Today NVIDIA unveiled the GeForce GTX 1080 Ti graphics card, its fastest consumer graphics card based on the “Pascal” GPU architecture, and which priced more affordable than the flagship TITAN X Pascal, at USD $699, with market availability from the first week of March 2017. Based on the same “GP102” silicon as the TITAN X Pascal, the GTX 1080 Ti is slightly cut-down. While it features the same 3,584 CUDA cores as the TITAN X Pascal, the memory amount is now lower, at 11 GB, over a slightly narrower 352-bit with the GDDR5X memory interface. This translates to 11 memory chips on the card. NVIDIA is using newer memory chips than the TITAN X Pascal had, which run at 11 GHz (GDDR5X-effective), so the memory bandwidth is 484 GB/s.
Besides the narrower 352-bit memory bus, the ROP count is lowered to 88 (from 96 on the TITAN X Pascal), while the TMU count is unchanged from 224. The GPU core is clocked at a boost frequency of up to 1.60 GHz, with the ability to overclock beyond the 2.00 GHz mark. It gets better: the GTX 1080 Ti features certain memory advancements not found on other “Pascal” based graphics cards: a newer memory chip and optimized memory interface, that’s running at 11 Gbps. NVIDIA’s Tiled Rendering Technology has also been finally announced publicly; a feature NVIDIA has been hiding from its consumers since the GeForce “Maxwell” architecture, it is one of the secret sauces that enable NVIDIA’s lead.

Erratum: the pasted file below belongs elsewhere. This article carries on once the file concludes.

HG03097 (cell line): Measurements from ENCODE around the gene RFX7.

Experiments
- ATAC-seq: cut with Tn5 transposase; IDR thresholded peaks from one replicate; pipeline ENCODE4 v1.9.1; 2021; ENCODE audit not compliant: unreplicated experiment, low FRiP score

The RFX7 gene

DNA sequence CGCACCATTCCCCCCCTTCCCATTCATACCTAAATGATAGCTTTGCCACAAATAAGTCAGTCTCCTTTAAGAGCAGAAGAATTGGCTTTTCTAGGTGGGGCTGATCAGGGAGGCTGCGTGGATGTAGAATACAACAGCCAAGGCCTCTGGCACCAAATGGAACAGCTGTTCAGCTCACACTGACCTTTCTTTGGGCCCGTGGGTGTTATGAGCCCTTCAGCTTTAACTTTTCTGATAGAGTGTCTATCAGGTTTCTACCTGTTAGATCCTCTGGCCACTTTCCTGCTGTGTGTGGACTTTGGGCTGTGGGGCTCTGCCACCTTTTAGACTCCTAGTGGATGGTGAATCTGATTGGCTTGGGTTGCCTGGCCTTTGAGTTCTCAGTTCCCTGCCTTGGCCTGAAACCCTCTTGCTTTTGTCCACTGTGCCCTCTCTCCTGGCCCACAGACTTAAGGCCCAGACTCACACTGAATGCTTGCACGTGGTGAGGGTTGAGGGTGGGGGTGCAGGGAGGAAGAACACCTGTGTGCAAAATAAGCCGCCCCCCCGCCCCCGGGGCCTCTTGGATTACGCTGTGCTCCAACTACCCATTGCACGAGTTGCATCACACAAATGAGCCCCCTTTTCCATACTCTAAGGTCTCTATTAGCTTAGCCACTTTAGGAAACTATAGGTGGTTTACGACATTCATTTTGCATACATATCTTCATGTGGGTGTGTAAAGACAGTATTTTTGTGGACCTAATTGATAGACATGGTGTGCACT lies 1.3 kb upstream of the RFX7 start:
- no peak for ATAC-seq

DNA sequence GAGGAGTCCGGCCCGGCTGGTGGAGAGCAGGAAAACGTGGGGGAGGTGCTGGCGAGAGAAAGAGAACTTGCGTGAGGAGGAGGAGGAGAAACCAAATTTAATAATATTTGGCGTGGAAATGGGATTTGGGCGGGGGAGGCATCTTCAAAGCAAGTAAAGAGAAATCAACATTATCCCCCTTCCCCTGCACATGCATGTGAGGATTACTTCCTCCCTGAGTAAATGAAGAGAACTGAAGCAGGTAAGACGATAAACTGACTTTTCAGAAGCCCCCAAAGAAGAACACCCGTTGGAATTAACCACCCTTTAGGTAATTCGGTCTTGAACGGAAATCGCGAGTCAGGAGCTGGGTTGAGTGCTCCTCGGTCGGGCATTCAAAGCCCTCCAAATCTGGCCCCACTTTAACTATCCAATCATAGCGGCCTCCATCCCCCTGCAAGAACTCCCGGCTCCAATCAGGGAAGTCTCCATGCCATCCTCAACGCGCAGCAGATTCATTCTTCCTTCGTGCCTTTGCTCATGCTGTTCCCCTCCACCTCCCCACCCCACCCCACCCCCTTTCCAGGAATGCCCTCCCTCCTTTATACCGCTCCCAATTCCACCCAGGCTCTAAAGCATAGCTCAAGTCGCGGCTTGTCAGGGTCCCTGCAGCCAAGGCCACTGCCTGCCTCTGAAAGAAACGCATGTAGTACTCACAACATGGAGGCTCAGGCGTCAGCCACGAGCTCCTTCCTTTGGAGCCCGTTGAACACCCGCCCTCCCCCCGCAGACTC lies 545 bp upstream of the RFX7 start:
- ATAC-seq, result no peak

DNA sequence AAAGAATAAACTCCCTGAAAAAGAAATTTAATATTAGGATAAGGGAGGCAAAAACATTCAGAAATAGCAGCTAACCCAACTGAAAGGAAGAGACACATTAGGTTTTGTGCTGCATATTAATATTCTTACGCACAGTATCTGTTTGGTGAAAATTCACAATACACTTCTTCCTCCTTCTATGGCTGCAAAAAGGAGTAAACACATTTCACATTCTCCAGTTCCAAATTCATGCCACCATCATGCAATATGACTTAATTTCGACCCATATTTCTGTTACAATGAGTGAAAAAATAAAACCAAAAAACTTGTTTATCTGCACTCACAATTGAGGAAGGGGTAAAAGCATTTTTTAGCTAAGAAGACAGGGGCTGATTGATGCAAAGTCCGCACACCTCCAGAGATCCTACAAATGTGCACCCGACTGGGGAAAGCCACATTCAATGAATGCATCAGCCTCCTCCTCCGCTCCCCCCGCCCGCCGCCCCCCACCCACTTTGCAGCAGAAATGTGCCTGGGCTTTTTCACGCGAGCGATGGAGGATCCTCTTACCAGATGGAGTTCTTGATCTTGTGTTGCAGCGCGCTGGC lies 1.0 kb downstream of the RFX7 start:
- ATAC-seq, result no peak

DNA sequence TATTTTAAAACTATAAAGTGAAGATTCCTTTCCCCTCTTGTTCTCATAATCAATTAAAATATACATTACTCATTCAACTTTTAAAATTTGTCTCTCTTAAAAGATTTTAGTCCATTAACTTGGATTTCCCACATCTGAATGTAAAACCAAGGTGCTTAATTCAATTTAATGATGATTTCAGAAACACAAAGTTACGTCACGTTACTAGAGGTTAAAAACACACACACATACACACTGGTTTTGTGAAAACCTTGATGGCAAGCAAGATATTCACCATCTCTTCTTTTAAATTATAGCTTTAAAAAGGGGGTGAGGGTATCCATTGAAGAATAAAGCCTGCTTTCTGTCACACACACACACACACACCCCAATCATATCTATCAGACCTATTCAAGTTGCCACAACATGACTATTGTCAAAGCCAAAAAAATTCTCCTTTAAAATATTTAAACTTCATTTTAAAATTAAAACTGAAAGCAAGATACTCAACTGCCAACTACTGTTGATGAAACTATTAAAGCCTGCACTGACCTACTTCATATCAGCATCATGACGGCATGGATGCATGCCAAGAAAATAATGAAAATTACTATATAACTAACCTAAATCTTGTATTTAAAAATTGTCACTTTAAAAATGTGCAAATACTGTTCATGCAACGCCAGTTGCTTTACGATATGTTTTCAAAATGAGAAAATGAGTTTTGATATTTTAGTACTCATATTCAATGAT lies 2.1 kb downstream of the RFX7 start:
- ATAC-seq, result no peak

The Tiled Rendering technology brings about huge improvements in memory bandwidth utilization by optimizing the render process to work in square sized chunks, instead of drawing the whole polygon. Thus, geometry and textures of a processed object stays on-chip (in the L2 cache), which reduces cache misses and memory bandwidth requirements.
Together with its lossless memory compression tech, NVIDIA expects Tiled Rendering, and its storage tech, Tiled Caching, to more than double, or even close to triple, the effective memory bandwidth of the GTX 1080 Ti, over its physical bandwidth of 484 GB/s.
NVIDIA is making sure it doesn’t run into the thermal and electrical issues of previous-generation reference design high-end graphics cards, by deploying a new 7-phase dual-FET VRM design that reduces loads and thereby temperatures per MOSFET. The underlying cooling solution is also improved, with a new vapor-chamber plate, and a denser aluminium channel matrix. Because of this new cooler is Watt-to-Watt will hence be up to 2.5 dBA quieter than the GTX 1080, or up to 5°C cooler. The card draws power from a combination of 8-pin and 6-pin PCIe power connectors, with the GPU’s TDP rated at 220W. The GeForce GTX 1080 Ti is designed to be anywhere between 20-45% faster than the GTX 1080 (35% on average).
The GeForce GTX 1080 Ti is widely expected to be faster than the TITAN X Pascal out of the box, despite having a narrower memory bus and fewer ROPs. The higher boost clocks and 11 Gbps memory, make up for the performance deficit. What’s more, the GTX 1080 Ti will be available in custom-design boards, and factory-overclocked speeds, so the GTX 1080 Ti will end up being the fastest consumer graphics option until there’s competition.